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Posts Tagged ‘openwrt’

Widora-NEO OpenWrt WiFi IoT & Audio Board is Based on Mediatek MT7688 SoC, WM8960 Audio DAC

September 14th, 2016 10 comments

A couple of weeks ago, I reviewed ReSpeaker board combining MediaTek MT7688 WiFi SoC with WM8960 audio DAC, running OpenWrt, and allowing you to perform tasks using text-to-speech and speech-to-text thanks to the built-in microphone (or optional microphone array), and a 3.5mm audio jack to connect speakers, as well as several I/O pins. It turns out there’s been board with similar features, minus the built-in microphone, available in China for a while. Meet Widora-NEO.

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Widora-NEO board specifications:

  • SoC – Mediatek MT7688AN MIPS SoC @ 580 MHz with built-in WiFi
  • System Memory – 128 MB RAM
  • Storage – 16MB SPI flash, micro SD card
  • Connectivity – 10/100M Ethernet, 802.11 b/g/n WiFi 1T1R up to 150 Mbps with PCB antenna, or IPEX connector
  • Audio – 3.5mm jack for stereo headphone and mono microphone, WM8960G audio codec
  • USB – 1x micro USB port for programming via CP2104 chip, 1x micro USB host (or is it OTG?) port.
  • Expansion headers
    • 19-pin P1 header with UART, GPIO, WPS, Ethernet LINK, I2S, GND, and 3.3V signals
    • 28-pin P2 header with SPI, GPIO, PWM, UART, SDIO, GND, 3.3V, and 5V signals
  • Misc – Reset and WPS buttons, some LEDs
  • Power Supply – 5V DC via micro USB port or header.
  • Dimensions – 76.20 x 35.56 mm

widora-open-source-hardwareThe board is running OpenWrt Chaos Calmer R4937 with Mediatek official closed-source drivers, support for AP and STA (APCLI0) modes.  I could also find some references to Node.JS in the pictures, and spotted some commits credited to bug fixes made on ReSpeaker OpenWrt. The back of the board features an “Open Source hardware” logo,  and while I could find OpenWrt and U-boot on their Github account, I was unable to find any hardware files. They also have a dedicated website with forums, but all information is only in Chinese at the time.

Block Diagram - Click to Enlarge

Widora-NEO Block Diagram – Click to Enlarge

The board will be much harder to play with compared to ReSpeaker for people who can’t read Chinese, but at the same time, it’s quite cheaper, as it sells for 99.00 RMB ($14.86), 106 RMB ($15.91) with OTG (cable?), or 140 RMB ($21) with a camera on Taobao. Widora-NEO is also listed on Aliexpress, but for $200 they probably don’t plan to sell it, still you will some more Google translated details on that page. The main developer also has a Twitter account, where he mentions an upcoming Widora-AIR based on Espressif ESP32.

Zidoo X9S Realtek RTD1295 Android & OpenWrt TV Box System Info & Benchmarks

September 9th, 2016 19 comments

Zidoo X9S is the first Android TV box based on Realtek RTD1295 quad core Cortex A53 processor that I’ve received for review. So in this post, I’ll show some system information with CPU-Z, and Android & OpenWrt Settings, and run typical Android benchmarks such as Antutu 6.x, Vellamo, and 3Dmark.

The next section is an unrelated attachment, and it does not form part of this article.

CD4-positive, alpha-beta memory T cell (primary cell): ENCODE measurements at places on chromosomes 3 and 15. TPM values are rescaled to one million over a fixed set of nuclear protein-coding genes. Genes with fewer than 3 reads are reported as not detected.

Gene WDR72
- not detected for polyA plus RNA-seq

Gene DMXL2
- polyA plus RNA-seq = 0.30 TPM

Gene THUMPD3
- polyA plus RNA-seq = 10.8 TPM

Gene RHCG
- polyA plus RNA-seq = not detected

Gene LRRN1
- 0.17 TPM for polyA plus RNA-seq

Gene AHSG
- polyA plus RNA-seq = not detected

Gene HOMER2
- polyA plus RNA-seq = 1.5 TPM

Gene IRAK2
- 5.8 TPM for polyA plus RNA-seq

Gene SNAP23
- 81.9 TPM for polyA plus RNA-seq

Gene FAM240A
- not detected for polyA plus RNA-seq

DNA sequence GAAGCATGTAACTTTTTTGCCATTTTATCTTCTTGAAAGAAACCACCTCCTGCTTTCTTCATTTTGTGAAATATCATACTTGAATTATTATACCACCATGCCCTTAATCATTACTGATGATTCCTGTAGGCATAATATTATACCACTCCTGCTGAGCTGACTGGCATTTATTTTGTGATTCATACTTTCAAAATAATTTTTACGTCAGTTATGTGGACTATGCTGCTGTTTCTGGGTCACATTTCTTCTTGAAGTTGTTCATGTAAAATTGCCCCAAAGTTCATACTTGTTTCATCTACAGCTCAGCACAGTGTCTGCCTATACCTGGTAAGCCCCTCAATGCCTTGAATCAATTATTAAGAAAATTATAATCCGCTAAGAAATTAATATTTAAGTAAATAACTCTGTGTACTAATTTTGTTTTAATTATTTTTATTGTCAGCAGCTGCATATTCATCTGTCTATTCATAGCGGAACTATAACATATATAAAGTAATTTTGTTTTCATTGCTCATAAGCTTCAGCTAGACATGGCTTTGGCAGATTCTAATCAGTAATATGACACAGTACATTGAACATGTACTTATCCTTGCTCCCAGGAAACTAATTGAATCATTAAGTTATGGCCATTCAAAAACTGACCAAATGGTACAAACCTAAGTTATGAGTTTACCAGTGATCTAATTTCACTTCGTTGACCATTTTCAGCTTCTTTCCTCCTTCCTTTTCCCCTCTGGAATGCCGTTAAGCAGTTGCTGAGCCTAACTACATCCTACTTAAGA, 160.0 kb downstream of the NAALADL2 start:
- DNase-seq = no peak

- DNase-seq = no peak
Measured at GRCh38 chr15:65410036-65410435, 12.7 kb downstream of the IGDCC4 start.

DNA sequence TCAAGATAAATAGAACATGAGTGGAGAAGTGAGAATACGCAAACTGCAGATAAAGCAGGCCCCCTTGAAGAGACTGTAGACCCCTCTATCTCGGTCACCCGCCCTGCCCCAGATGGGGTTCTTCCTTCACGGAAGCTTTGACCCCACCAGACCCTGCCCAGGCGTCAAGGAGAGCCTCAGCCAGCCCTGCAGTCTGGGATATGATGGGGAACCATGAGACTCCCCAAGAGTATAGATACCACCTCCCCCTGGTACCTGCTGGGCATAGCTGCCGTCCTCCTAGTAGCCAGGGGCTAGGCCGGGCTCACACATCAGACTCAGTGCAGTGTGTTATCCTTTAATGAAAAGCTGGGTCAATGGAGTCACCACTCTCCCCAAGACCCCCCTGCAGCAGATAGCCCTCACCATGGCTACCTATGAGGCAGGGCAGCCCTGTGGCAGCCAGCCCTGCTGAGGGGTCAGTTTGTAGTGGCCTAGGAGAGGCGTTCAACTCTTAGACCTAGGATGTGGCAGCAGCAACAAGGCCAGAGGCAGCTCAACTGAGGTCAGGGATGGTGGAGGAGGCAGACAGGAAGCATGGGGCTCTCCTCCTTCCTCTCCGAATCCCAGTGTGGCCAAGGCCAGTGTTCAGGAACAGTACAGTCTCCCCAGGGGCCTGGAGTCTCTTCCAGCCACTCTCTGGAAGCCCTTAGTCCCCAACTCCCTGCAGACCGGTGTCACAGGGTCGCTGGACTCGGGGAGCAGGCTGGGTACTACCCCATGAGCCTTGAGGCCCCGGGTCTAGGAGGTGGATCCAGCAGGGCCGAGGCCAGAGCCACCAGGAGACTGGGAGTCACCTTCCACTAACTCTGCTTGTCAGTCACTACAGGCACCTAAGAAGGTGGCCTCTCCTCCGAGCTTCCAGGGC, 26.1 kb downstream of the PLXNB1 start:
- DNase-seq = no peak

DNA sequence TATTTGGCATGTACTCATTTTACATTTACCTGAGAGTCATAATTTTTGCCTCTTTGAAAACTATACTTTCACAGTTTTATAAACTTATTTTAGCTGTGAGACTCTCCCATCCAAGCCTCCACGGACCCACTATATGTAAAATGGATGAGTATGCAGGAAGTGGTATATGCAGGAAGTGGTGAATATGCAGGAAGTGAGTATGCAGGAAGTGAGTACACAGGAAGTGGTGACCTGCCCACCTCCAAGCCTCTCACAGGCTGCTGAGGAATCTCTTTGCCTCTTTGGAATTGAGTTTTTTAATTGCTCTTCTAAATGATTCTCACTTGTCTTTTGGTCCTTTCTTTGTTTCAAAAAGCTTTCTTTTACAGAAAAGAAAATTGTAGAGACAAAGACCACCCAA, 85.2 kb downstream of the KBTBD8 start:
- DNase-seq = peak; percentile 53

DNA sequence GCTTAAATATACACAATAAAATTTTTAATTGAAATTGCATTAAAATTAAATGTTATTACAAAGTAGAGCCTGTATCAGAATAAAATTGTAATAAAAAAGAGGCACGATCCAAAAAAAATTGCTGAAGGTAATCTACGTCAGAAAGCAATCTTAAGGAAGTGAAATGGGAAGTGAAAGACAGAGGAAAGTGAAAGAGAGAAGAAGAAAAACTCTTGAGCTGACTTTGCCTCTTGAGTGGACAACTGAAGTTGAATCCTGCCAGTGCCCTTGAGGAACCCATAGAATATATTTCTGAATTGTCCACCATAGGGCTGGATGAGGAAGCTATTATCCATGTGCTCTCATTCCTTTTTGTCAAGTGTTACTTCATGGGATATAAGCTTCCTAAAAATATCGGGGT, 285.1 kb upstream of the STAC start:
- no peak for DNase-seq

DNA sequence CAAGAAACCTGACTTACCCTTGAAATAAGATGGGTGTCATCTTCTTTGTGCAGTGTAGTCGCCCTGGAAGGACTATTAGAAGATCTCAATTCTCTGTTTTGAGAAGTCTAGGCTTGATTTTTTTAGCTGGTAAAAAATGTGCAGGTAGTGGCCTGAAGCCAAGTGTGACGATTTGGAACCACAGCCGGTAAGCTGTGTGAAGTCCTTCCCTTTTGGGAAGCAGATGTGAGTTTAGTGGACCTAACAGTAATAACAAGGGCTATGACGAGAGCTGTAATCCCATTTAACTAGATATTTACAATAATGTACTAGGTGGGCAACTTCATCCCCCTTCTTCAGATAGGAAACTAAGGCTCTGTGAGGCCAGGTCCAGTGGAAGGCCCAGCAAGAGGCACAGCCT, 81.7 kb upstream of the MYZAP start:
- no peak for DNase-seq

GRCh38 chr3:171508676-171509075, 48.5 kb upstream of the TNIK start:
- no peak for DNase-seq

Zidoo X9S / Realtek RTD1295 Android System Info

CPU-Z detects Realtek RTD1295 is a quad core ARM Cortex A53 processor clocked between 600 MHz and 1.4 GHz with an ARM Mali-T820 GPU, and uses an unknown governor… But in adb shell, tje command “cat /sys/devices/system/cpu/cpu0/cpufreq/scaling_governor” reports an ondemand governor is used.

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The system runs Android 6.0.1 on top of Linux 4.1.17 (I think it’s the first time I see a Linux 4.x kernel used in a TV box…), and with 1920×1080 resolution. Total RAM is shown to be 1672 MB, most probably because some RAM is reserved for the GPU and VPU out of the 2GB RAM. There’s only 8.91 GB internal storage out of the 16GB eMMC flash, which is quite lower than on other TV boxes, but there’s at least one reason for this: OpenWrt is also running in the box. Zidoo however told they plan to optimize this in order to offer more space to the user.

realtek-rtd1295-storage-ntfs-exfat-ext4-sata-usb3Another interesting aspect of Realtek RTD1195 is support for USB 3.0 and SATA storage, and with the 12V/3A power supply that comes with the box, I could connect both a USB 3.0 hard drive to the USB 3.0 port, and a SATA drive (CNXSoft shown above) to the external port.  My USB 3.0 drive has 4 partitions, and with the exception of BTRFS, all other file systems could be mounted: NTFS, exFAT, and EXT-4. NTFS is implemented with Paragon NTFS, a commercial implementation, which usually delivers much better performance than NTFS-3G.

Zidoo X9S / Realtek RTD1295 OpenWrt System Info

So let’s have a look at OpenWrt. First I can see some OpenWrt process within Android using adb shell:

and I also scan Zidoo X9S IP address from my Ubuntu machine to discover a few oen ports:

So there are port SSH and HTTP ports running, but you can’t access SSH just yet, as you need to set the root password first. To do, you can access the configuration page from Zidoo (http://127.0.0.1), or any browser on your LAN (http://[ZIDOO-X9S IP address]). zidoo_openwrt_rtd1295_luciIt should redirect you to LuCI interface, and you can login with no root password. There’s a security issue here, as your personal files may be exposed if you forget to set the root password, or to disable OpenWrt if you don’t need it.

zidoo-openwrt_set_password In order to set the root password, go to System->Administration input your password, and click on Save & Apply.